Rolls-Royce was asked about their opinions about the future of Green Aviation at a recent conference (CogX in London). Their executive officer had exciting thoughts about three key technologies that are currently in play: SAF, Batteries and Hydrogen.
100% SAF flights are coming
Over the past year, Rolls-Royce has been testing its engines on 100% SAF (Sustainable Aviation Fuel). Airbus has also partnered with them, providing an A380 aircraft, while RR provided the Trent 900 engine. While there have been many thousands of flights using mixes of SAF to this time, the change up to a 100% SAF is intended for the very near future.
SAF presents a challenge to the Aviation industry in that its production is limited. Currently, only about 1% of global aviation fuel requirements can be provided in this form. The point of view presented by this executive is that support from policymakers will be needed to move the needle here and to improve production rates. Mandates and incentives are typical instruments used by policymakers when challenges are as significant as SAF production limitations are indicated. But on the way to demonstrating the capabilities of SAF, United Airlines recently operated a (US) domestic narrow-body passenger flight with one of the two engines powered solely by SAF.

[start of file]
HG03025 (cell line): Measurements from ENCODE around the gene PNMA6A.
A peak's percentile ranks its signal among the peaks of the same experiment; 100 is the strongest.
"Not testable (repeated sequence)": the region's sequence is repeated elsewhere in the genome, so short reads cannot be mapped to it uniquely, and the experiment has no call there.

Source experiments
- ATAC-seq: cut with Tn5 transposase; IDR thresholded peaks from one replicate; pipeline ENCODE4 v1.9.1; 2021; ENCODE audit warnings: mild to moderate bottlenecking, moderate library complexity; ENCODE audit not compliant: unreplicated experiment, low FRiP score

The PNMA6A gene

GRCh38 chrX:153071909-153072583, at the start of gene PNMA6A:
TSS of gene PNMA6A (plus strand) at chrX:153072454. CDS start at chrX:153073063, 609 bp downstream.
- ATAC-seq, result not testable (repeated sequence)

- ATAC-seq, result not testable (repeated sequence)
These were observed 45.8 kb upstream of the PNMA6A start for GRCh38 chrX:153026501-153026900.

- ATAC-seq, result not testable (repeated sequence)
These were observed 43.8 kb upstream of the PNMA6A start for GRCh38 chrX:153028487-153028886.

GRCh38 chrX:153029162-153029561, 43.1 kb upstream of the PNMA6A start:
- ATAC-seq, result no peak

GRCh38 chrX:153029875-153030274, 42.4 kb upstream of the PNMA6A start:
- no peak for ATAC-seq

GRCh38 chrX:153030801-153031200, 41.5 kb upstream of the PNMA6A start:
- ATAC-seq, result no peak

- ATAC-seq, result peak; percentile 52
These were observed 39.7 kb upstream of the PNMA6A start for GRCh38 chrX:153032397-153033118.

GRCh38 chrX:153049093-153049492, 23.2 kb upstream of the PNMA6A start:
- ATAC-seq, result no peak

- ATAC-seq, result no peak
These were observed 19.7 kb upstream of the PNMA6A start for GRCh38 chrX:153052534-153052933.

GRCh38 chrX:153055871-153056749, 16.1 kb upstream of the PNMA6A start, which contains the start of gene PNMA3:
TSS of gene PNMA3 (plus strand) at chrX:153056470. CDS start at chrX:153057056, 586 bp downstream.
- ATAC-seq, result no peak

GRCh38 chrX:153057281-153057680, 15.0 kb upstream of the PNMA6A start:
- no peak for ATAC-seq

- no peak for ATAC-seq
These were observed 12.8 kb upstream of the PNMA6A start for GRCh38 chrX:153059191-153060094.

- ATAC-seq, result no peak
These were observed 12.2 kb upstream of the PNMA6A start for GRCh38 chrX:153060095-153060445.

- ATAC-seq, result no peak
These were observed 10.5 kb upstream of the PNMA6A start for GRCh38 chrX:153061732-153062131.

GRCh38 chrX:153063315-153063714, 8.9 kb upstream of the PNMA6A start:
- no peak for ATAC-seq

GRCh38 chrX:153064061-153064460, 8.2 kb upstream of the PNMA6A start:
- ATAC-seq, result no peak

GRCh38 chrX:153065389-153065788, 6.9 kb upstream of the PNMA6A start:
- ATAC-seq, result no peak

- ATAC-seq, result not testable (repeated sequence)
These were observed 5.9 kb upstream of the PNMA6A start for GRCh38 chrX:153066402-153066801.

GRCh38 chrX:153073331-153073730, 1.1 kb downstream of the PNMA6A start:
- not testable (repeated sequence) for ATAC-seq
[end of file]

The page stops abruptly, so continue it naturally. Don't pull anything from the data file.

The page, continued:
On a near-term basis, SAF may be the best fuel solution for greening aviation, according to this source. As can be seen from the preceding comments, there are considerable challenges facing the industry.
Hydrogen storage – in flight
Significant improvements in CO2 emissions are foreseen in using hydrogen fuel for aviation purposes. The problem here is that fuel storage needed for long flights cannot be resolved at this time. Further to storing hydrogen on the airplane are other issues of safety and economics.
The Battery Program
Rolls-Royce is much more confident in bringing electrically powered aircraft to market within the near future, perhaps even by the mid-2020s. Recently they demonstrated the world’s fastest all-electric plane.
While that plane (The Spirit of Innovation) is only a single-seater, the next big push will be to transfer those ideas to a commercial project.
RR claims that they “expect by the middle of this decade to have Rolls-Royce-powered aircraft with paying passengers, relying on pure electric, to carry a relatively small number of people, who are going a relatively short distance, maybe 10 people for 250 miles or so.”
We’re looking forward to seeing a 100% SAF-powered flight across the Atlantic in the next 18 months!